Few consoles are as emblematic of the downfall of a company as the Atari Jaguar CD. After all, the historical arcade publisher was a giant of the industry for a very long time: from the birth of the Arcade scene to the famous 80’s market crash, Atari was a name synonymous with video games itself.
While none of the video game actors of the time emerged intact from it, Atari never really recovered and never again reached its previous glory. Despite decent sales for the Atari 5200 and 7800 models, Nintendo and Sega are here now and are taking a considerable part of the market. Even the handheld space is not safe, as Atari realized after the failed Lynx project, eaten alive by the Game Boy.
Not the type to throw the towel, the company started working on its new console in a bid to claw its way back to the top it would eventually become the Jaguar! Launched in 1993, the console boasts technical specifications that are above the concurrence, which surely will do the trick. Right?
With an impressive and very marketable 64-bit system (kinda) and a price very fair for the market at the time, it unfortunately launched in an undercooked state and with a severe lack of games. Having a lot of bits is nice; having games that use them is better! Another glaring absence were the Japanese games, but the console tried to become successful without them and at least managed to garner some goodwill with titles such as Doom, Tempest 2000, or Alien vs. Predator.
Unfortunately, the bad reputation coming from almost all the other games coupled with very few units being distributed and the consumer demands still preferring Nintendo and Sega’s offers, resulted in the console selling very, very poorly. Exact numbers are not available, but it is widely believed that by the time of its death, it had sold around 150 000 units only…
One of the things Atari tried to revitalize interest in the console and the reason we are talking about the Jaguar today is the CD add-on. Regular Jaguar games were cartridge based and systems such as the Saturn and the PlayStation showed that having a CD-based format could bring a lot of advantages for music quality or cutscenes. And so it was in that very painful context that the Atari Jaguar CD was finally released in late September of 1995.
Sadly, the addon release was too little, too late, for a console that had already entered a death spiral. Seeing the writing on the wall, Atari finally pulled the plug and killed most, if not all, of the planned game releases and was finally out of the console publishing market. At least until the Atari VCS but uh… it’s not retro, and we really don’t need to talk about it.
So, what are we working with here? The CD-ROM format meant that the storage capacity for the games was greatly improved, but because the Jaguar can’t do anything right, it also came with a myriad of technical issues that caused slowdowns and bugs. When you strip out the marketing terminology, that’s pretty much the only thing this addon improved over the initial offer, which as a reminder was already not that great. “Throw Jaguar’s AWESOME games into the mix and you’ll have the MOST POWERFUL video game system out there”. Now that’s a bold claim!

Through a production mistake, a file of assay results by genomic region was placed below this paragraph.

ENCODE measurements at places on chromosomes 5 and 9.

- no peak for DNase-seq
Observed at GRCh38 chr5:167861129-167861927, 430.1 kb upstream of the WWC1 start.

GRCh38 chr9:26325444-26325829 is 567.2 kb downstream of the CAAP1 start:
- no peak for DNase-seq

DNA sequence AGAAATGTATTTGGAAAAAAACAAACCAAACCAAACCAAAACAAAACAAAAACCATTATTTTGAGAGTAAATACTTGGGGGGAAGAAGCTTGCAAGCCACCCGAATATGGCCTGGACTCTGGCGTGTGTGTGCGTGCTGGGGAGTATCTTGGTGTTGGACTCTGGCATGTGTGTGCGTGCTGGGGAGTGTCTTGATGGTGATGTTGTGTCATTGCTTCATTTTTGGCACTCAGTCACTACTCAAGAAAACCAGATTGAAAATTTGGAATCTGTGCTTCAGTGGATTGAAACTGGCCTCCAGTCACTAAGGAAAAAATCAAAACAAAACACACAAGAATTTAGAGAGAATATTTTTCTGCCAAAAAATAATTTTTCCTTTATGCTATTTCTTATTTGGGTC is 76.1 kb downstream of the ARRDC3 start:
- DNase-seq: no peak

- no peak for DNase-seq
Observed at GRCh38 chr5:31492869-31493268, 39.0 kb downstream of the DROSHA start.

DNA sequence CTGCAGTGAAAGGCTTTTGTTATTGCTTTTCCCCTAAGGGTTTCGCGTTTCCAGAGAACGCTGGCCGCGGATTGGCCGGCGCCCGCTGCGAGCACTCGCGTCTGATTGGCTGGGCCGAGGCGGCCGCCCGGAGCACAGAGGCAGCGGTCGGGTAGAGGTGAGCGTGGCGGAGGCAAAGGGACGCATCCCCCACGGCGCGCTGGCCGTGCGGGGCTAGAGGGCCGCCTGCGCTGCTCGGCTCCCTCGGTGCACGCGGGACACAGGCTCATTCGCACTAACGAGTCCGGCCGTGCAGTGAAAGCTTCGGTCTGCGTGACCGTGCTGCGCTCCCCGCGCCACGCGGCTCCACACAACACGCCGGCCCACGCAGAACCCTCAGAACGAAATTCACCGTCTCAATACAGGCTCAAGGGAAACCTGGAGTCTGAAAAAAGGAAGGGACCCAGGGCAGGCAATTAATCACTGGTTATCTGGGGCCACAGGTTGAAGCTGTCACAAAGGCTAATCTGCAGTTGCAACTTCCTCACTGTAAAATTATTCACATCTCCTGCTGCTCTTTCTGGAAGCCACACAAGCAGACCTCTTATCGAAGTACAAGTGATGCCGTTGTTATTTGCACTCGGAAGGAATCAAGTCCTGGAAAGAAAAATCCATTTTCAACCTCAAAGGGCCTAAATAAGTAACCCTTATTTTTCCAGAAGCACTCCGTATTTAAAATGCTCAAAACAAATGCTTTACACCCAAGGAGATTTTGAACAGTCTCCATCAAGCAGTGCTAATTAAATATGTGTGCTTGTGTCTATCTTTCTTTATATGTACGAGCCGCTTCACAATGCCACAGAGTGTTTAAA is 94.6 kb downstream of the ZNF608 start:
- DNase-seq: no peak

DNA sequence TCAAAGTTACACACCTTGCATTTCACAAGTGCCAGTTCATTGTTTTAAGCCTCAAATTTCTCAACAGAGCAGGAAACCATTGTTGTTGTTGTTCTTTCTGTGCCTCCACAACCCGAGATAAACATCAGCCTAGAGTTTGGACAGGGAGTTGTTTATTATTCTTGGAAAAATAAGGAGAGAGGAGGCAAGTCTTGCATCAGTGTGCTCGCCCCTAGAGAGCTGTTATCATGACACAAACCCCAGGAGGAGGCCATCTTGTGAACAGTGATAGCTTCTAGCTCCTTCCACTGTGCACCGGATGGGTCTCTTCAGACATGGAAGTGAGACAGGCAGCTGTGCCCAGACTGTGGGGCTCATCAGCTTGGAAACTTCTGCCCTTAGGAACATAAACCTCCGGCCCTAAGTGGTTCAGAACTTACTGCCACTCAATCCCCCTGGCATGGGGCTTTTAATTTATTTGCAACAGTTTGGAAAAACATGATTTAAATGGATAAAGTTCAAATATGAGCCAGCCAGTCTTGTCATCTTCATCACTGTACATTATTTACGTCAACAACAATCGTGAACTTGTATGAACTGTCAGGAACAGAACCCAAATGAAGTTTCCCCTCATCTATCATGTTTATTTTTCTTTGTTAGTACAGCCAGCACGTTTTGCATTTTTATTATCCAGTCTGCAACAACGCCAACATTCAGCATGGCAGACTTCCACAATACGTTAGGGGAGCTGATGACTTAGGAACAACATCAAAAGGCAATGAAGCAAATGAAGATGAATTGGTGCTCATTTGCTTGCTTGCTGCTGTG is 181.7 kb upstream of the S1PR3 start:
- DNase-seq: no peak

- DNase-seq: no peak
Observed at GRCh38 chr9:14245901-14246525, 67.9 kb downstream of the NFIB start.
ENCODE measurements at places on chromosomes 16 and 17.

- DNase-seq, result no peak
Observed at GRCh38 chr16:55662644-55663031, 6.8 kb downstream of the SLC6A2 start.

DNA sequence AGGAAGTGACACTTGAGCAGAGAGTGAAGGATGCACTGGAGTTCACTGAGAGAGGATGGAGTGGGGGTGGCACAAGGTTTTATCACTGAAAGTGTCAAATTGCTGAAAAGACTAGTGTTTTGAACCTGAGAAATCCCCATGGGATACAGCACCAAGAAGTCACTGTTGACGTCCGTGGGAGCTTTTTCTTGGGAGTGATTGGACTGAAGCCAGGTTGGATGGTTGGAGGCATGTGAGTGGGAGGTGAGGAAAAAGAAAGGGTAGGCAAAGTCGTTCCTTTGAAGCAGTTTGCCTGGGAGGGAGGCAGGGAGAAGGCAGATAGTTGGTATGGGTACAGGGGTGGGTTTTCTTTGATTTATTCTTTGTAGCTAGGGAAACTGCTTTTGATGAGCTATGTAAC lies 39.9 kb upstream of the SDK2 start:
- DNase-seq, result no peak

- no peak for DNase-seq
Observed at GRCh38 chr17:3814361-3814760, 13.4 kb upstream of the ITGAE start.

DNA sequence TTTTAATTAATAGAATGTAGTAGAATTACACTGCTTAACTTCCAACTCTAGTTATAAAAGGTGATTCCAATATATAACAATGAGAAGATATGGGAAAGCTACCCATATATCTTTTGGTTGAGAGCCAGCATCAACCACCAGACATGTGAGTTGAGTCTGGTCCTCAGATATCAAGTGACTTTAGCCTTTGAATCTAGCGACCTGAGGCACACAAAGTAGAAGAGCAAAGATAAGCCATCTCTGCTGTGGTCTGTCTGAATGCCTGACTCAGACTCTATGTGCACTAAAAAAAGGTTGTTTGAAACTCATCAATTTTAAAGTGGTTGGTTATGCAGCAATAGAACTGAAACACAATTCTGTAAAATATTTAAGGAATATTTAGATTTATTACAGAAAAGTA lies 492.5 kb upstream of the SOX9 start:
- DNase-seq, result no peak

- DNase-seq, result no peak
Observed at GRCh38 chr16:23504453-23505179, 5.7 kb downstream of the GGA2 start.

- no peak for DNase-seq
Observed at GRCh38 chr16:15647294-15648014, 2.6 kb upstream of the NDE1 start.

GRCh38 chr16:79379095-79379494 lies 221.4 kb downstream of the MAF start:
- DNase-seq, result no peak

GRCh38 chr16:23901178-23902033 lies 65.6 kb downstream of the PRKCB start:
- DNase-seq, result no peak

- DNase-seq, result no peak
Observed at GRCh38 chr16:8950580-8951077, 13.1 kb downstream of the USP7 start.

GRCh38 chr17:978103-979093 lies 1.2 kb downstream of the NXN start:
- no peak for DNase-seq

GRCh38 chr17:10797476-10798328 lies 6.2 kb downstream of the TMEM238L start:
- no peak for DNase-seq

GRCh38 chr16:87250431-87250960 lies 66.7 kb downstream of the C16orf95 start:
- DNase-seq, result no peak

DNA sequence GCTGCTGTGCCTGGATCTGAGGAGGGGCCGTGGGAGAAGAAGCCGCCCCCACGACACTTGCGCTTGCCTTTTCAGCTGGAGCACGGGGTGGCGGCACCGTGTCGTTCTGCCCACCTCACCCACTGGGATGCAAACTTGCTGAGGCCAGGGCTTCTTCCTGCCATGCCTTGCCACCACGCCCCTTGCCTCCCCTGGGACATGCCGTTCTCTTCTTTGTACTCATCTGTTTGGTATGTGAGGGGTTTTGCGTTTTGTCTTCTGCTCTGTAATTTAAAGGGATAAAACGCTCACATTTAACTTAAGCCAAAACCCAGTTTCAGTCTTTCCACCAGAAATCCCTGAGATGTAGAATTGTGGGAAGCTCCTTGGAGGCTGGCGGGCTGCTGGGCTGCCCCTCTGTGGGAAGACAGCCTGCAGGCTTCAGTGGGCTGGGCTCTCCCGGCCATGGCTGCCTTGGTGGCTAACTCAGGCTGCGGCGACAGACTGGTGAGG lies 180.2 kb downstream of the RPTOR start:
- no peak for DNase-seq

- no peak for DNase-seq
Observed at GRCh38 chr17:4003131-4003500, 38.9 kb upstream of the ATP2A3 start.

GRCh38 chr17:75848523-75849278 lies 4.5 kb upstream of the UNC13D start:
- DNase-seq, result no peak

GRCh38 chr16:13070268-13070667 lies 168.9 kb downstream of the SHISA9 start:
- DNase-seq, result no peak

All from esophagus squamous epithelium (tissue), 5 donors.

In the end, only 13 retail games were released for the Jaguar CD, of which four got a set on RetroAchievement. Out of those four, three take great advantage of the CD format, providing great looking graphics but following the same interactive movie gameplay. The last one is a long but a tad bland real-time strategy game involving Bald people’s crusade against those who still have hair.
Out of the remaining games with no sets, we have a rough 3D shooter with Battlemorph, the After Burner inspired Blue Lightning, a janky adventure game with Highlander, Hover Strike, another 3D shooter with a more grounded approach, Iron Soldier II, a sequel to another Jaguar game where you control a giant robot in a 3D environment, a decent port of the classic puzzle game Myst, the dino fighting game Primal Rage, a sliding puzzle game with Vid Grid, and finally a racing game with World Tour Racing.
And that’s it! That’s all the official Jaguar CD titles ever released! In the years since the console’s death, similar to its non-addon counterpart, the homebrew scene has developed and given a bit of a new life to the system. However, it’s not as easy to get into as other consoles such as the GBA or NES, so the offer is still somewhat limited and most of them do not take advantage of the console specs.
Still, it’s most likely that it’s there that you will find the most fun with the console so if you are interested in video game history it’s worth a look! While so far it doesn’t look like we will have any additional set releasees for it soon, a special shoutout goes to televandalist’s darling game Black ICE\White Noise: it’s a cyberpunk adventure game prototype with a retail release that got canceled and we’re sure it’s going to work in the emulator any time soon. For sure. Any moment now all the emulation bugs it’s subject to will magically solve themselves and we will be able to get a set on RA. Yep.